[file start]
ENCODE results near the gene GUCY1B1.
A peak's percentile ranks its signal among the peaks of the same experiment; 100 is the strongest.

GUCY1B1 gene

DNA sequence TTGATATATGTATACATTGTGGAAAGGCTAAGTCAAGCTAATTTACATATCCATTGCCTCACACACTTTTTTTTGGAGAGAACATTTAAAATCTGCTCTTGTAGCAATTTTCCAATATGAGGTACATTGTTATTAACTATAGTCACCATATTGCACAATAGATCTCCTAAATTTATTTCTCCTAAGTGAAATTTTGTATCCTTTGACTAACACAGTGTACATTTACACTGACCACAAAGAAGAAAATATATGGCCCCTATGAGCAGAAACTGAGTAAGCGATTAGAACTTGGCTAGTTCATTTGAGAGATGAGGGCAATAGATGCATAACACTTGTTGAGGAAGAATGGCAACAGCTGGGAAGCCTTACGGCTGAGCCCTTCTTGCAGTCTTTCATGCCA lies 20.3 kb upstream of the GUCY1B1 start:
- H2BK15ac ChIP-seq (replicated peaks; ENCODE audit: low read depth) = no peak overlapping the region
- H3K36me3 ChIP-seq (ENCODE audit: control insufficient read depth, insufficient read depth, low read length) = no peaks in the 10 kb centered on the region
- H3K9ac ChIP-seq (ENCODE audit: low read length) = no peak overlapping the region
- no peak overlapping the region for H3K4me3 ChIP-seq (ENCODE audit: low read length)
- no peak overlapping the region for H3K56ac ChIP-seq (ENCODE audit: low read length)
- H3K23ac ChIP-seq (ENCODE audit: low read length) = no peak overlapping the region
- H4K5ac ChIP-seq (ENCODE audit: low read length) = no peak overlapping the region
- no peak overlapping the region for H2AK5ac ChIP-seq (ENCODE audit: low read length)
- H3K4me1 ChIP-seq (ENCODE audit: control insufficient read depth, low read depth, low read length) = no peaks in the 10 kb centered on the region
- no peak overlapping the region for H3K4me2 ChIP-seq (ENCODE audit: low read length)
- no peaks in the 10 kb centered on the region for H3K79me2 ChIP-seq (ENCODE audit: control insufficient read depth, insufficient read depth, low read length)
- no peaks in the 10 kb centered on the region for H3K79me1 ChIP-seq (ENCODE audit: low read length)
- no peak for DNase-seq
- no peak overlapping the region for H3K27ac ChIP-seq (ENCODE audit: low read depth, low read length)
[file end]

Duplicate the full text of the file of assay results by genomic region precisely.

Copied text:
ENCODE results near the gene GUCY1B1.
A peak's percentile ranks its signal among the peaks of the same experiment; 100 is the strongest.

GUCY1B1 gene

DNA sequence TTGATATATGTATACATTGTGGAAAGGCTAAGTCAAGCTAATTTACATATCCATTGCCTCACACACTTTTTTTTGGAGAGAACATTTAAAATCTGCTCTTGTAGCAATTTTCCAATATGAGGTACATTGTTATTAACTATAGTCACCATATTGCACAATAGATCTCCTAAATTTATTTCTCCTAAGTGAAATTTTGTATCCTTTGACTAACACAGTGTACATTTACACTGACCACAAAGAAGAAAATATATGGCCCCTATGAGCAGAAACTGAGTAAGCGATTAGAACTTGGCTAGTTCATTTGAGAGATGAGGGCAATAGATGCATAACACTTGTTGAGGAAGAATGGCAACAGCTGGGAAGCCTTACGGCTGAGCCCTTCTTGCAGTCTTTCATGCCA lies 20.3 kb upstream of the GUCY1B1 start:
- H2BK15ac ChIP-seq (replicated peaks; ENCODE audit: low read depth) = no peak overlapping the region
- H3K36me3 ChIP-seq (ENCODE audit: control insufficient read depth, insufficient read depth, low read length) = no peaks in the 10 kb centered on the region
- H3K9ac ChIP-seq (ENCODE audit: low read length) = no peak overlapping the region
- no peak overlapping the region for H3K4me3 ChIP-seq (ENCODE audit: low read length)
- no peak overlapping the region for H3K56ac ChIP-seq (ENCODE audit: low read length)
- H3K23ac ChIP-seq (ENCODE audit: low read length) = no peak overlapping the region
- H4K5ac ChIP-seq (ENCODE audit: low read length) = no peak overlapping the region
- no peak overlapping the region for H2AK5ac ChIP-seq (ENCODE audit: low read length)
- H3K4me1 ChIP-seq (ENCODE audit: control insufficient read depth, low read depth, low read length) = no peaks in the 10 kb centered on the region
- no peak overlapping the region for H3K4me2 ChIP-seq (ENCODE audit: low read length)
- no peaks in the 10 kb centered on the region for H3K79me2 ChIP-seq (ENCODE audit: control insufficient read depth, insufficient read depth, low read length)
- no peaks in the 10 kb centered on the region for H3K79me1 ChIP-seq (ENCODE audit: low read length)
- no peak for DNase-seq
- no peak overlapping the region for H3K27ac ChIP-seq (ENCODE audit: low read depth, low read length)